Military working dogs train to keep up proficiency
July 14, 2011
Five to six days a week " every week " there’s military working dogs training on post. They find planted drugs and bombs, run through obedience and obstacle courses, attack on command and patrol the installation.
“We constantly have dogs on (shift) throughout the week, working day shift, night shift, all over,” said Staff Sgt. James Tolley, plans and training NCO for the 209th Military Police Detachment’s military working dogs kennel. “So when you come onto the post and it says, ‘Caution " patrolled by military working dogs,’ there are military working dogs here.”
Handlers complete and document four hours of detection work and four hours of patrol work every week for each dog to keep up their proficiency levels: 95 percent for explosives, 90 percent for narcotics, Tolley said.
“If we’re not maintaining that proficiency level or maintaining our four hours per week, if it came to a criminal case, our dogs’ proficiency could be questioned, and the case could get thrown out,” he said. “The reason it’s a little more strict with the explosives dogs is because it’s a little more serious dealing with explosives than it is narcotics.”
Each dog specializes in detecting either narcotics or explosives, but all of them are trained for patrols where tasks range from scouting out a hidden enemy to subduing an assailant.
Training can include detecting planted narcotics or explosives, obeying voice and hand commands, attacking someone with a “bite sleeve” or suit on and gunfire training, which desensitizes the dog to the sound of shots being fired.
“It’s like a game for the dog,” said Tolley, noting the connection between the search and a successful outcome that culminates in praise, petting and a toy for the dog. “That keeps it positive. You’re rewarding the dog for the good behavior and that reinforces it.”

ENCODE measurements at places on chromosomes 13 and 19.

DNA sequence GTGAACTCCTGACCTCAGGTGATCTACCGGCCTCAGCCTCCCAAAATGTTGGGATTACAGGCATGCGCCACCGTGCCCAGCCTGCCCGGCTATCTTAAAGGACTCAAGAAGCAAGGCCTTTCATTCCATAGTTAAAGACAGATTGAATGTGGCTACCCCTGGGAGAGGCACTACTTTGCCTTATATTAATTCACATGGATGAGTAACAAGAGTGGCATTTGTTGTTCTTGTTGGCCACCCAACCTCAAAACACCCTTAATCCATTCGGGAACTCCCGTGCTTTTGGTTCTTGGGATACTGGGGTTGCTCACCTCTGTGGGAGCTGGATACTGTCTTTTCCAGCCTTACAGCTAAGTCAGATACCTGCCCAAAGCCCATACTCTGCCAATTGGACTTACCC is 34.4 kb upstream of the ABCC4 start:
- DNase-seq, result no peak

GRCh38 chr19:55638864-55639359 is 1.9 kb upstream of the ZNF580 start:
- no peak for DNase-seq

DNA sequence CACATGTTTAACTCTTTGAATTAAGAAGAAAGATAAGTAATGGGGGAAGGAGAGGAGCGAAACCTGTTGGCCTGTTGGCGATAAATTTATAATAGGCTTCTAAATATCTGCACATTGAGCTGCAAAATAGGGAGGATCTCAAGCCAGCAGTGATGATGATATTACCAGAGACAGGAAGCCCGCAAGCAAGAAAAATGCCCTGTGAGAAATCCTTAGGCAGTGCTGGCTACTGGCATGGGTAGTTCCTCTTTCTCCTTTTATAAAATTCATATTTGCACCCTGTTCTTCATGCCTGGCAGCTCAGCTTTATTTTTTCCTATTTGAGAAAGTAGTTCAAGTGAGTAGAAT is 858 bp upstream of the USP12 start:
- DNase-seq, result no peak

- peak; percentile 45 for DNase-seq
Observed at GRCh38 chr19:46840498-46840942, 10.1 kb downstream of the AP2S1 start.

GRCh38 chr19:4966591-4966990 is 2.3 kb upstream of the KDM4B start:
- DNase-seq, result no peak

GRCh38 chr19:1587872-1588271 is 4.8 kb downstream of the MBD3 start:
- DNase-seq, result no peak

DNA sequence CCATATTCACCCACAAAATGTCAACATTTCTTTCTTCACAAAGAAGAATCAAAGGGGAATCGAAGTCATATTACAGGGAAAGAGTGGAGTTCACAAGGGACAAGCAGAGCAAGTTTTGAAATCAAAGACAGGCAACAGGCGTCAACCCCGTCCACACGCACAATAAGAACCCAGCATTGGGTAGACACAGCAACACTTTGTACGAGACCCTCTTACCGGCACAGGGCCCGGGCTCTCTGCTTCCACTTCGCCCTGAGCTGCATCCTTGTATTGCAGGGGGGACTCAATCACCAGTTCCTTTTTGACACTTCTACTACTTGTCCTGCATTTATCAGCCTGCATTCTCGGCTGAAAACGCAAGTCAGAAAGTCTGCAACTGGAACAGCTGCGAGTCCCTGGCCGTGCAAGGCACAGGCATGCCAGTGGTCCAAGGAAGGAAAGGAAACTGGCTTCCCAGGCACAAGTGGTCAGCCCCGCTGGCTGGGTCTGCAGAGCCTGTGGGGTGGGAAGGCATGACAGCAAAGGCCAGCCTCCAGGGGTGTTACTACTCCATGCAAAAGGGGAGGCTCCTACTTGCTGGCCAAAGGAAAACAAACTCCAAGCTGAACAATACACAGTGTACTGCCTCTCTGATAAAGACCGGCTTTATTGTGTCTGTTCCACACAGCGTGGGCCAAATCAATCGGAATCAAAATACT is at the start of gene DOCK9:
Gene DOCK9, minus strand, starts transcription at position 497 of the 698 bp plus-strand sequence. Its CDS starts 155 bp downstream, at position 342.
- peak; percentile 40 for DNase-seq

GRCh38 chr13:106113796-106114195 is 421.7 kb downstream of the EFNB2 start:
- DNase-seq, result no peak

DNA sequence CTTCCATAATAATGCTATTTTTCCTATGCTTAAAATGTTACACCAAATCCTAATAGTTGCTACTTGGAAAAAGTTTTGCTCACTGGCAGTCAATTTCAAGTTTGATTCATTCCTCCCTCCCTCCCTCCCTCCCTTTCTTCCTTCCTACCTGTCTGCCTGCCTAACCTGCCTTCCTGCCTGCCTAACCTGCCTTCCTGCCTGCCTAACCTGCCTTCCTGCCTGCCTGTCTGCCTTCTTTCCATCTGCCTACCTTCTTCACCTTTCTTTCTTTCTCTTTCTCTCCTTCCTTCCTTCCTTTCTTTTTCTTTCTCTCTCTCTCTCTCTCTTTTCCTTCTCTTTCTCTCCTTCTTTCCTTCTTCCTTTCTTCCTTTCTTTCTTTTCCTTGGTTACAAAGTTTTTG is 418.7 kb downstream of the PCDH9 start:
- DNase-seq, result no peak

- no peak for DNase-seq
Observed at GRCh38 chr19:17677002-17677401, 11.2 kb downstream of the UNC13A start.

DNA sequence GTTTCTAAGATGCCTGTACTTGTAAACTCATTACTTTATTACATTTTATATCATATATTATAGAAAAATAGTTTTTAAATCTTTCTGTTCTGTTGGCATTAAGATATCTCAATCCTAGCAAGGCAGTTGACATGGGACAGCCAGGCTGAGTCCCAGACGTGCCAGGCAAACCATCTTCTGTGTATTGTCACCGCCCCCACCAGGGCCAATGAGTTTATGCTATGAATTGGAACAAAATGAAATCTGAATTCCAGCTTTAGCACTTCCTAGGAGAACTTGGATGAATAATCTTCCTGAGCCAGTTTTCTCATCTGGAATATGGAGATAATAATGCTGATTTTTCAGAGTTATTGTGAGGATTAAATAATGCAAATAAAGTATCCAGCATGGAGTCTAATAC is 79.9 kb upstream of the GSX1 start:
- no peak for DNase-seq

With all this in-depth training, the animals are a valuable resource for the Army at home on Fort Benning and deployed in Iraq and Afghanistan, he said.
“The dog can run even faster than a human to apprehend somebody,” he said. “You can use the dog’s sense of smell to … find a subject in a wood line, along with his detection capabilities for narcotics or explosives. It’s definitely a force multiplier.”
The Fort Benning kennel includes more than a dozen dogs, with one handler assigned to each dog.
Working with the same dog allows the handler to understand its habits and attitudes. When something’s not right, the handler will know, said Sgt. Philip Hernandez, who works with a Belgian Malinois named Bbailey. The two B’s in her name signify that she was bred at Lackland Air Force Base, Texas, where all dogs and handlers receive their training.
Working dog responsibilities vary widely depending on the location.
“People tend to use us more for detection … here on the base,” Hernandez said. “It’s not often you get people breaking into buildings or fleeing. Most of the time it’s the health and welfare … or they have a VIP and they want an area swept to make sure there are no explosives.”
The handlers deploy in one-man teams with their dogs and are attached to a unit based on mission needs.
“They ask and we support,” Hernandez said. “They do deploy narcotics dogs. We have one deployed right now in Iraq. But most of the time, (they want) explosives dogs. They save lives every day downrange, whether they’re finding weapons caches, IEDs, tracking down people. Somebody tries to run, you send the dog after him. You don’t have to worry about getting shot in the back or anything; your dog is focused on him and you can be focused on everything else.”
The kennel is inspected yearly for training, garrison support, quality facilities and other aspects affecting operations. Last year, the kennel achieved the excellence level on the inspection.
“All of our dogs maintain the proficiency level, and as far as kennel operations, we’re one of the top kennels within TRADOC,” Tolley said.